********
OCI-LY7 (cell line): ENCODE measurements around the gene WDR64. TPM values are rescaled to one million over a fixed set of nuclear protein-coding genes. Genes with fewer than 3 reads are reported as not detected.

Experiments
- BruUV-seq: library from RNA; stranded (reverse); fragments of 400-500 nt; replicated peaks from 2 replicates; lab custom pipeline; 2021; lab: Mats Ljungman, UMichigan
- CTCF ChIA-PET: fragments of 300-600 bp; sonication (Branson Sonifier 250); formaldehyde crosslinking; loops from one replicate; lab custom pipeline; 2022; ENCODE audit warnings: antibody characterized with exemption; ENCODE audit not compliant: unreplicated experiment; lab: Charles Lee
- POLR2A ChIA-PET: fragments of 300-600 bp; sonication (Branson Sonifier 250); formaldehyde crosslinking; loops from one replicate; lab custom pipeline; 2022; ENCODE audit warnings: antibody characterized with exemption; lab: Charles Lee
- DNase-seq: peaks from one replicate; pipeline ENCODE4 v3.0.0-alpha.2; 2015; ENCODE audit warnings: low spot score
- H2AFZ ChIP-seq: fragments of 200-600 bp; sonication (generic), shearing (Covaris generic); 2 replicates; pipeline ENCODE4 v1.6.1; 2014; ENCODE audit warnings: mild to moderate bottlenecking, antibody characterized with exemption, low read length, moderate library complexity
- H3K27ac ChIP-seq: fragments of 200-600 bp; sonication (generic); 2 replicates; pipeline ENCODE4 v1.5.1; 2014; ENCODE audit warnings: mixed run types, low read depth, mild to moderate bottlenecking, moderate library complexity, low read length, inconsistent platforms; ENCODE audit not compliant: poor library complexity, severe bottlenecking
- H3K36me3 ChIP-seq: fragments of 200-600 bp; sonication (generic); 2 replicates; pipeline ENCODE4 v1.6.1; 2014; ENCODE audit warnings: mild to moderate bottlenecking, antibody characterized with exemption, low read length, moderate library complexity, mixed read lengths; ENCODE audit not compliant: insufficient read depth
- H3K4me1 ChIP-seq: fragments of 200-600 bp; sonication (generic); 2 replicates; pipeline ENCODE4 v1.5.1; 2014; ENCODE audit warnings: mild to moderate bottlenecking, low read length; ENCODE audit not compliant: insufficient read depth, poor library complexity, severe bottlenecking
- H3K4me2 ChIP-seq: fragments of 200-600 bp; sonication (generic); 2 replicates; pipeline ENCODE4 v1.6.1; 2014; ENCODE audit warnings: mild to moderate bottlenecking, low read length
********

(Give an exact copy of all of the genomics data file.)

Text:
OCI-LY7 (cell line): ENCODE measurements around the gene WDR64. TPM values are rescaled to one million over a fixed set of nuclear protein-coding genes. Genes with fewer than 3 reads are reported as not detected.

Experiments
- BruUV-seq: library from RNA; stranded (reverse); fragments of 400-500 nt; replicated peaks from 2 replicates; lab custom pipeline; 2021; lab: Mats Ljungman, UMichigan
- CTCF ChIA-PET: fragments of 300-600 bp; sonication (Branson Sonifier 250); formaldehyde crosslinking; loops from one replicate; lab custom pipeline; 2022; ENCODE audit warnings: antibody characterized with exemption; ENCODE audit not compliant: unreplicated experiment; lab: Charles Lee
- POLR2A ChIA-PET: fragments of 300-600 bp; sonication (Branson Sonifier 250); formaldehyde crosslinking; loops from one replicate; lab custom pipeline; 2022; ENCODE audit warnings: antibody characterized with exemption; lab: Charles Lee
- DNase-seq: peaks from one replicate; pipeline ENCODE4 v3.0.0-alpha.2; 2015; ENCODE audit warnings: low spot score
- H2AFZ ChIP-seq: fragments of 200-600 bp; sonication (generic), shearing (Covaris generic); 2 replicates; pipeline ENCODE4 v1.6.1; 2014; ENCODE audit warnings: mild to moderate bottlenecking, antibody characterized with exemption, low read length, moderate library complexity
- H3K27ac ChIP-seq: fragments of 200-600 bp; sonication (generic); 2 replicates; pipeline ENCODE4 v1.5.1; 2014; ENCODE audit warnings: mixed run types, low read depth, mild to moderate bottlenecking, moderate library complexity, low read length, inconsistent platforms; ENCODE audit not compliant: poor library complexity, severe bottlenecking
- H3K36me3 ChIP-seq: fragments of 200-600 bp; sonication (generic); 2 replicates; pipeline ENCODE4 v1.6.1; 2014; ENCODE audit warnings: mild to moderate bottlenecking, antibody characterized with exemption, low read length, moderate library complexity, mixed read lengths; ENCODE audit not compliant: insufficient read depth
- H3K4me1 ChIP-seq: fragments of 200-600 bp; sonication (generic); 2 replicates; pipeline ENCODE4 v1.5.1; 2014; ENCODE audit warnings: mild to moderate bottlenecking, low read length; ENCODE audit not compliant: insufficient read depth, poor library complexity, severe bottlenecking
- H3K4me2 ChIP-seq: fragments of 200-600 bp; sonication (generic); 2 replicates; pipeline ENCODE4 v1.6.1; 2014; ENCODE audit warnings: mild to moderate bottlenecking, low read length